I had the unhappy situation of having to go visit my grandmother, partly for the purpose of trying to break the news to her that her son was dying of cancer. Her son was my dad, and I couldn’t really bring myself to telling her that, being in a bit of denial myself, so we just had a bittersweet visit. My wife and me and our daughter, who was just over a year old, all together in a house full of memories and old photos. We all sat down a few times to look at old pictures. One of the most poignant things was my grandmother showing me a photo of my dad at the age of only 2 or 3, sitting in a little wooden chair that I had in my room while growing up (and it is in my son’s room now). There was this cute little boy in the photo, who was now my dying father, who just had his 59th birthday, and would not live to see another. I wasn’t able to tell her, but from the bits of medical information which I gave her, my grandmother could tell what was going on. She had already outlived 2 brothers and 2 sisters (most of whom had died of cancer), so she seemed to sense the approaching end. She came to visit my parents that last Christmas, and be with Dad a month and a half befroe he went.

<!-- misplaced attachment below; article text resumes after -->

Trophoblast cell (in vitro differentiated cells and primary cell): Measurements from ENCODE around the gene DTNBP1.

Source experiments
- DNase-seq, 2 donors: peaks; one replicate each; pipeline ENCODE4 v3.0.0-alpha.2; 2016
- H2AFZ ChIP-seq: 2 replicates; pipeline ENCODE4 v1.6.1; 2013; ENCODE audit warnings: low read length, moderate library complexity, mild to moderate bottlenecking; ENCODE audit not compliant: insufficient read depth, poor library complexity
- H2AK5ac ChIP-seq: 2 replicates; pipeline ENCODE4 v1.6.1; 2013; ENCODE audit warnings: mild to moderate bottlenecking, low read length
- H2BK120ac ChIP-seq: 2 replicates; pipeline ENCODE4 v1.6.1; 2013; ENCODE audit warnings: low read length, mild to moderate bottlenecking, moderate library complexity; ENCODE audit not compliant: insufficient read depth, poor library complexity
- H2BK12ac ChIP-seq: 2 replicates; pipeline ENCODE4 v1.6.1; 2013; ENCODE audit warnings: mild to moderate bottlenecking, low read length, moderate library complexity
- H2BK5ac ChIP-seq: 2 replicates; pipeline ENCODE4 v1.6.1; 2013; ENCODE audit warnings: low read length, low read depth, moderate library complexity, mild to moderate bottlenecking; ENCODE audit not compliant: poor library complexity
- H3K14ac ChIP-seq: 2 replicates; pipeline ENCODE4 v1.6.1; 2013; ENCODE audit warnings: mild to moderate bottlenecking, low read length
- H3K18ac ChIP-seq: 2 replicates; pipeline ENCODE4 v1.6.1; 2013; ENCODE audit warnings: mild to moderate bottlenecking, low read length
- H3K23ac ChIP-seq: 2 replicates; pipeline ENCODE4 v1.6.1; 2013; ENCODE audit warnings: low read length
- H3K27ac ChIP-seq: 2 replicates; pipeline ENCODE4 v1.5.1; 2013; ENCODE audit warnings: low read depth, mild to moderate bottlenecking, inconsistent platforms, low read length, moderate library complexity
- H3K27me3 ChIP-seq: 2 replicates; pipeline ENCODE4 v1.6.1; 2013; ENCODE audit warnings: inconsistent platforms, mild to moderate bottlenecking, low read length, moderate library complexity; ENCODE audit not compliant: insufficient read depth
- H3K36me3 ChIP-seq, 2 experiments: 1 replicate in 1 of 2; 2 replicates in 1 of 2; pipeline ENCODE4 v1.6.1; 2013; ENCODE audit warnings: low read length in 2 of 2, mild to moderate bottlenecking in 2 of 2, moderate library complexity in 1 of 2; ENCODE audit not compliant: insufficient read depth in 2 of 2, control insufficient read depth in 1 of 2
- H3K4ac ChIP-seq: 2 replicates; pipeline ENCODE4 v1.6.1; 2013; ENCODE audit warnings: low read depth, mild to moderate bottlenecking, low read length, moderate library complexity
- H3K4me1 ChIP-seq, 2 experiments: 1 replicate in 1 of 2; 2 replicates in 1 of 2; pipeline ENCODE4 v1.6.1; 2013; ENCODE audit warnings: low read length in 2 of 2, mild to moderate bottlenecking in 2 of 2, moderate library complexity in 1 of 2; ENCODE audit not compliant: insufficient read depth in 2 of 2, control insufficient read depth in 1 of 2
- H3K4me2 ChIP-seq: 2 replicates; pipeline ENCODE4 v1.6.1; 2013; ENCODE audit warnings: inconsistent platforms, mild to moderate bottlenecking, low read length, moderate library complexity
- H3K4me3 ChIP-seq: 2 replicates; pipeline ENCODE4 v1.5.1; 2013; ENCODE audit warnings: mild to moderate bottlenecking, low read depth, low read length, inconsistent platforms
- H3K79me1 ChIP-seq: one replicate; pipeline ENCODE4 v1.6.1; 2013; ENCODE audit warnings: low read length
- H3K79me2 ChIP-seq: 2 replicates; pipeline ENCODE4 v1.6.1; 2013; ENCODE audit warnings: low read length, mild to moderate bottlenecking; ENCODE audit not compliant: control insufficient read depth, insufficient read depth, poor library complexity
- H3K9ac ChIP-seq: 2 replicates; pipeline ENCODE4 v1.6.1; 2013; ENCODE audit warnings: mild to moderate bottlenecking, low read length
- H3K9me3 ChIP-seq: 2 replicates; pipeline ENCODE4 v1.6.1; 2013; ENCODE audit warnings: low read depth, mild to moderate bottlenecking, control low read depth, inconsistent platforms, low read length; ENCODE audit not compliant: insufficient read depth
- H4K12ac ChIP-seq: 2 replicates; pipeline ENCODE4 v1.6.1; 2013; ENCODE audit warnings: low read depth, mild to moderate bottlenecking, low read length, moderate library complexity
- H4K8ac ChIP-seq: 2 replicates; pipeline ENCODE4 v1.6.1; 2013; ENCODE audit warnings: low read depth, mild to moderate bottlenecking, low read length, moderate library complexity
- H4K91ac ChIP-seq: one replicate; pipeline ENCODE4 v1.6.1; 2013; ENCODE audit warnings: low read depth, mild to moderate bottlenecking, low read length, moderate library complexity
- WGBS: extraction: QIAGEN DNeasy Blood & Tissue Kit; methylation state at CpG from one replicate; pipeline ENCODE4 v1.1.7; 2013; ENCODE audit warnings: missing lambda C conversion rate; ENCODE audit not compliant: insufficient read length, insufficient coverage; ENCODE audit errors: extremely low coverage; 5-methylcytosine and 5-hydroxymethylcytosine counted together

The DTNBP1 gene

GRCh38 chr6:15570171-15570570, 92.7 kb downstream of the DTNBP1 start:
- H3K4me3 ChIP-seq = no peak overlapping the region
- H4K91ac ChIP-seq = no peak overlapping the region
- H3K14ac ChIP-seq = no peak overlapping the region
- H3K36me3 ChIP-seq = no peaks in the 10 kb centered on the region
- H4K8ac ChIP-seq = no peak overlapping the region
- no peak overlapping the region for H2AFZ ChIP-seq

And here I was, about to turn 32, and to have my last Christmas with Dad, as our daughter was just starting to walk around and say her first words. It was a memorable overlapping of one life ending while another life was just getting started. Life goes on, and we are all right. Grandma lived on for another nine years, reaching 97 years of age. Well, that’s enough of that for now!

    Hopefully, this hasn’t sounded too grim. This is mostly a reaction to what you wrote, but maybe my tone is partly because I just reached 50 myself- I’m not a youngster in my 40s like you! But, seriously, your posts have been wonderfully thought provoking and reflective, and I hope that you stay well and live well, too. Thank God, I’m in good shape. Today, I was outside, cutting some tree branches on my free day. “I’m a lumberjack, and I’m OK. I sleep all night, and I work all day…”

    • wingmother Says:

      Oh Eric, you conveyed it all so well.. one can only sigh. There is such a poignancy to this end-of-life stuff. I myself haven’t had terribly direct conversations with my folks about it – there’s is a generation that doesn’t deal with it well.

      I had an experience w/a dear family friend just a bit like yours; as Ruthie lay in her death bed (at home) my son Elihu, as a 2 year old, ran around, visiting all the parts of her house my brother and I had played in when we were small like him. We saw photos of all of us in that same space, so many years ago… Seeing all three generations together during that time was bittersweet.

      Nice to hear you’re robust enough to do a bit of wood-cutting. Not sure my ‘young’ 40 something back could take it. But I suppose one can rouse the energy level a bit with a verse or two of that classic number…
      :)